New Pattern

I finally published my first official pattern!  It is available on Ravelry: Little Mittens.

I designed these mittens because I needed some for my little girls. I couldn’t find a child-sized pattern that included the design elements I like in adult mittens, so I developed my own pattern that combines those design elements with children’s sizing. This is a revised, expanded version of my previous pattern, “Toddler Mittens.”

Use any worsted-weight wool yarn you have on hand, or combine a few thinner yarns to equal worsted-weight. I encourage you to be creative with the coloring. These mittens are done in stockinette, so you could even add some intarsia.

This pattern assumes basic knowledge of working in the round, but it is compatible with any style of your choice: DPNs, circulars, or magic loop. This pattern also uses increases, decreases, rib cast-on, and Kitchener stitch, but links to tutorials are included.

The mittens are ambidextrous. They are sized with close-fitting cuffs and roomier hands (just right for playing in the snow). I also include information for devising additional sizes.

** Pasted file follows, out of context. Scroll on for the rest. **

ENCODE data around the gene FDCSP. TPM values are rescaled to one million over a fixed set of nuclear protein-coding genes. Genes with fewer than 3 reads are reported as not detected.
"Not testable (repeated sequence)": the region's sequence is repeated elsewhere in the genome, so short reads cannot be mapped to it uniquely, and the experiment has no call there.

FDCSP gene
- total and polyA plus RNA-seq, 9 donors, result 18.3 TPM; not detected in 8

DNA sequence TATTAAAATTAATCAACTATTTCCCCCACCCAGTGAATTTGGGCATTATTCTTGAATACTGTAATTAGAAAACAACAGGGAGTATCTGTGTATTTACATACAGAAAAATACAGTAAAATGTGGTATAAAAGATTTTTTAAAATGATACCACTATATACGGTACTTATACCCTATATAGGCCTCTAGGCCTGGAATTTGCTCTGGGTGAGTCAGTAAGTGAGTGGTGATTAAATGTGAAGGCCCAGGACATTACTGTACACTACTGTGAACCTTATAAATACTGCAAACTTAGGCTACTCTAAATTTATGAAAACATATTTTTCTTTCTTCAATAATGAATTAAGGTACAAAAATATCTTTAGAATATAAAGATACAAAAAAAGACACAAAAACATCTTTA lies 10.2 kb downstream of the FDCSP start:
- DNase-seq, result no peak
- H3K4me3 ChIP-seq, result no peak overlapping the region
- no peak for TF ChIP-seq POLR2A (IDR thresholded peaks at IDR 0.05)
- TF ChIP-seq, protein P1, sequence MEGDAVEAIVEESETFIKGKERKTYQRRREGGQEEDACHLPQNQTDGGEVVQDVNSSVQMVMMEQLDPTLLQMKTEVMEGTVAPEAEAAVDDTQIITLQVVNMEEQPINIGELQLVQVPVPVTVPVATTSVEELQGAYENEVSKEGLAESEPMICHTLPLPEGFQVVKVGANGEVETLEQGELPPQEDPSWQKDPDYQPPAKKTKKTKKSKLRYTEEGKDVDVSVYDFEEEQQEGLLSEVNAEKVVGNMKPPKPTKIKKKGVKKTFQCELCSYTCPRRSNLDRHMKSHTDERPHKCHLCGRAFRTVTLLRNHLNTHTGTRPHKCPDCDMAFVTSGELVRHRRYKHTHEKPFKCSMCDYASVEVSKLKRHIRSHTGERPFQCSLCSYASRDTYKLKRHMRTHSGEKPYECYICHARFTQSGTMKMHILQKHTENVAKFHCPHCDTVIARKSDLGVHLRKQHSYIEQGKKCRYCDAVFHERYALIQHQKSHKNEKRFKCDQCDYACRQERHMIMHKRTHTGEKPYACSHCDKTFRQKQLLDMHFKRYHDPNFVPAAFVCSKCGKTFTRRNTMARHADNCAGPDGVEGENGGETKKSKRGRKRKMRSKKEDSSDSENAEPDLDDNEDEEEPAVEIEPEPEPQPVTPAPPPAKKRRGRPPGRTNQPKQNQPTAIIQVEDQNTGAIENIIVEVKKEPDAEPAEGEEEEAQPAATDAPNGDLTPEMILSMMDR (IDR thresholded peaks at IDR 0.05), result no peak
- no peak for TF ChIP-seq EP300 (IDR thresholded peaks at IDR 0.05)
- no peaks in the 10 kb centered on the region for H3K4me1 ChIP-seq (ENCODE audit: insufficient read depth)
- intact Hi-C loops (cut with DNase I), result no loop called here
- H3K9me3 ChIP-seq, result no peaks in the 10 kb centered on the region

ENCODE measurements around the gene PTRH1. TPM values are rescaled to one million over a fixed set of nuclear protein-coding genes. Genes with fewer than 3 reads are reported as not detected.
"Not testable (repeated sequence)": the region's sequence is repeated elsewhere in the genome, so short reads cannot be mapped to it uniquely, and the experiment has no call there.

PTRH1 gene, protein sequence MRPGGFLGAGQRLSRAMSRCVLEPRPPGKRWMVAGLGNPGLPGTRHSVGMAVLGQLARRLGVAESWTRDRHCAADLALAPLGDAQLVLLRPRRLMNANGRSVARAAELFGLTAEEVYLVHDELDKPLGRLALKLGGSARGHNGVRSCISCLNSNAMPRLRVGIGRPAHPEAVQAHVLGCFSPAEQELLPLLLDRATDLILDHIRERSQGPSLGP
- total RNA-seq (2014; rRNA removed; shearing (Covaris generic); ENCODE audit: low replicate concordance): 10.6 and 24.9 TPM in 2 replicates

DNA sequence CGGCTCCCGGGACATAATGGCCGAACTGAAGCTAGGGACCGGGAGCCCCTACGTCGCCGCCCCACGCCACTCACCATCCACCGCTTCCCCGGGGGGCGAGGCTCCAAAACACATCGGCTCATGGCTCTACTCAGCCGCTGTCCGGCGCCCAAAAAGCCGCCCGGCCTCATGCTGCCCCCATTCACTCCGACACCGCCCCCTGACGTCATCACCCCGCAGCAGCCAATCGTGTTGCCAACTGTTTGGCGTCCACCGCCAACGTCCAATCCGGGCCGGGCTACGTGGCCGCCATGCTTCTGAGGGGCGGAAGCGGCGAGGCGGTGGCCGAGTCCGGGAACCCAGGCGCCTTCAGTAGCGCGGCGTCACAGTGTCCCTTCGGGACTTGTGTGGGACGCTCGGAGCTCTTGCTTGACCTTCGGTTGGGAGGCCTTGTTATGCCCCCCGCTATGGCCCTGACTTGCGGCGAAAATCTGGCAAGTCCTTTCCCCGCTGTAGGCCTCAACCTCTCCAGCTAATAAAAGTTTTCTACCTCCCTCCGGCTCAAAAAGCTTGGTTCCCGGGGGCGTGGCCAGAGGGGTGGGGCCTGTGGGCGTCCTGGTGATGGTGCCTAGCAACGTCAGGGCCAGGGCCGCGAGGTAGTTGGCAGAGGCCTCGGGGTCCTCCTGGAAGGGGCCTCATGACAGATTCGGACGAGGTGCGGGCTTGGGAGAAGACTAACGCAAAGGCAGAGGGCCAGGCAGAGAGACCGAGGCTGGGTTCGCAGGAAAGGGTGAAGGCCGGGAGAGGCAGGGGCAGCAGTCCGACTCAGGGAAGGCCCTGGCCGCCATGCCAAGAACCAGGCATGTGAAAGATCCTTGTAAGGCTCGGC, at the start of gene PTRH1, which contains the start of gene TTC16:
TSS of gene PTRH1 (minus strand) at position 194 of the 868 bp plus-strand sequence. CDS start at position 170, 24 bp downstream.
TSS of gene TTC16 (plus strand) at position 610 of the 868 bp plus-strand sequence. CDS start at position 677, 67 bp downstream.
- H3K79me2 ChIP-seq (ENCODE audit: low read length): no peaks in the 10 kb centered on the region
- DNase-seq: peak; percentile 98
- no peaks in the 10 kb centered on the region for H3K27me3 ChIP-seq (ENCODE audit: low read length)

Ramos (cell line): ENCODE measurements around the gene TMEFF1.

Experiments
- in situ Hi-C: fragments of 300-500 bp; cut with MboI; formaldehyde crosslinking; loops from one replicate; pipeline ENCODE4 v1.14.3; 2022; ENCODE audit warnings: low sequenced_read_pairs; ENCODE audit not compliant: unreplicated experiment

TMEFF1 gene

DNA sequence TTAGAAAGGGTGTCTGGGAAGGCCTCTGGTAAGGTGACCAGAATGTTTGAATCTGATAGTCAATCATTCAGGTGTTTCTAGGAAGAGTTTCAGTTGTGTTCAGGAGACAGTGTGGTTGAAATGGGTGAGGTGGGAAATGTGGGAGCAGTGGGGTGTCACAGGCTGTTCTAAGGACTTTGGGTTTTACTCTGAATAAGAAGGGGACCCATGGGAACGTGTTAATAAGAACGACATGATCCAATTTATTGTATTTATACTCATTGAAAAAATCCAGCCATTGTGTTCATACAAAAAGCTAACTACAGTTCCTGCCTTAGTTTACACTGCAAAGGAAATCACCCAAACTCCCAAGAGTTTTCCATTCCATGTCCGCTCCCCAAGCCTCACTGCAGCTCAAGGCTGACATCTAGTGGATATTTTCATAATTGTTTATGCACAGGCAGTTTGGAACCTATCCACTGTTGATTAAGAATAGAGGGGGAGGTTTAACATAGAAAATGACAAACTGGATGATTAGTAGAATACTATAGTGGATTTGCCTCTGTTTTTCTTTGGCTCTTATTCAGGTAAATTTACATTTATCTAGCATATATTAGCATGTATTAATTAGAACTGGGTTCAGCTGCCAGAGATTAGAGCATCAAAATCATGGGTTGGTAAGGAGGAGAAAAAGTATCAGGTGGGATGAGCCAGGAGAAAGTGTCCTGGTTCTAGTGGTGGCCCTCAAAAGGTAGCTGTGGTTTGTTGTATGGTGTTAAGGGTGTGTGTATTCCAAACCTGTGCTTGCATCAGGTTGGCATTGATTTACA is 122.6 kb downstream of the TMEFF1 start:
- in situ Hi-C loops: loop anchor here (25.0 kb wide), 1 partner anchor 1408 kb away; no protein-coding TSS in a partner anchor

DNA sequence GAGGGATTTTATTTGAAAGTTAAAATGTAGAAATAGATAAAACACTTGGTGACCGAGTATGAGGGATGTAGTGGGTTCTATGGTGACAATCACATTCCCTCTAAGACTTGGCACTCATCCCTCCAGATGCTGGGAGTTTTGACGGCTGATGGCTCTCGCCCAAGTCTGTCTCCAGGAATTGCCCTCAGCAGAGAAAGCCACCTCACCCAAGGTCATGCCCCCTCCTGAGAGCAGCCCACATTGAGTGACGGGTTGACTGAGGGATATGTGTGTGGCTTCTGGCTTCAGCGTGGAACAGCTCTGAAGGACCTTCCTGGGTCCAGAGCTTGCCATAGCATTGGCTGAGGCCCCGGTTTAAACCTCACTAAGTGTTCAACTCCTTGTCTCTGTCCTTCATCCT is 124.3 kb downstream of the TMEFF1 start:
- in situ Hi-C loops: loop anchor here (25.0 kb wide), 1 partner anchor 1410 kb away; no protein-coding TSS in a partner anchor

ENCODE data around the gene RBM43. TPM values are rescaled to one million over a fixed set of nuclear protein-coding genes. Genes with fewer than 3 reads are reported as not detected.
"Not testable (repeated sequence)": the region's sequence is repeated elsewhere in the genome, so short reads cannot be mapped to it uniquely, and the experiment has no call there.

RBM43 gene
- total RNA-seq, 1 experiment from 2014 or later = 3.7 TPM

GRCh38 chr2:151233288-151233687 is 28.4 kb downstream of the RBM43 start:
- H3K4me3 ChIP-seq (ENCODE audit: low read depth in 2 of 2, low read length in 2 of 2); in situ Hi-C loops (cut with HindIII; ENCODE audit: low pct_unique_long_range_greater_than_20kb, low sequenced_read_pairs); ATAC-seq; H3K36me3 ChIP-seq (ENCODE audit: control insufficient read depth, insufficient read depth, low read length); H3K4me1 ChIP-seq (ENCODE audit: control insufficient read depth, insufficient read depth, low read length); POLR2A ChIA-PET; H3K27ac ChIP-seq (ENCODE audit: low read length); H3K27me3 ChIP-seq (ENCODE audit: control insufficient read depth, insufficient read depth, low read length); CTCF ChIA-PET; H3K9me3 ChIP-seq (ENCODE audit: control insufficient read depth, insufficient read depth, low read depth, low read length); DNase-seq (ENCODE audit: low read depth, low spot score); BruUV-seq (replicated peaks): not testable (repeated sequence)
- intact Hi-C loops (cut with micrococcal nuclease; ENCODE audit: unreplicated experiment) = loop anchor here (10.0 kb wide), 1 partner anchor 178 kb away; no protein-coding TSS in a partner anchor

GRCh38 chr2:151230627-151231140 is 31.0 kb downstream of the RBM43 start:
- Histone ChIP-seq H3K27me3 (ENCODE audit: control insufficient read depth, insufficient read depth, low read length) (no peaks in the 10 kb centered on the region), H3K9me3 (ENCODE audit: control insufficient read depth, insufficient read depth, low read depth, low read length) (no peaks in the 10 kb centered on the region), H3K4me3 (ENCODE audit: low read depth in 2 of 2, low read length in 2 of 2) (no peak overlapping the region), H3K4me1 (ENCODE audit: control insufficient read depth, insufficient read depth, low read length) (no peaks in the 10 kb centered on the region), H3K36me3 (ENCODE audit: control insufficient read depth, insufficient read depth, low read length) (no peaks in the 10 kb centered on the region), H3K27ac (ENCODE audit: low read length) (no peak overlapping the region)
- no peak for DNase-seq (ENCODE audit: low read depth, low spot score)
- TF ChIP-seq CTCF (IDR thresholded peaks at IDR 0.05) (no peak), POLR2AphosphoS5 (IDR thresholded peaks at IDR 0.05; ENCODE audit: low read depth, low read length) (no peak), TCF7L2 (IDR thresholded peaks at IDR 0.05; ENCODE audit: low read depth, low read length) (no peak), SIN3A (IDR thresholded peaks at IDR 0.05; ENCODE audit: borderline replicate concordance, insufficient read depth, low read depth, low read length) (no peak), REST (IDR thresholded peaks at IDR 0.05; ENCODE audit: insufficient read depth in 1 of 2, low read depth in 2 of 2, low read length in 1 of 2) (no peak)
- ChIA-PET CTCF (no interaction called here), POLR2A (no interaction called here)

Review- ChaioGoo Spin Bamboo Interchangeable Needle Set

As a brand-new knitter, I saw the Boye interchangeable needle set at Walmart.  I had never heard of needle sets before, and I thought it was a genius idea.  I received it for Christmas, and in the ten years since then I have gotten tons of use out of it.  Over time, I started hearing about other brands, and I realized that Boye is not the best when it comes to quality.  This past fall I decided it would be good to get a set of wood needles, too, because wood needles are good to use with slippery yarn.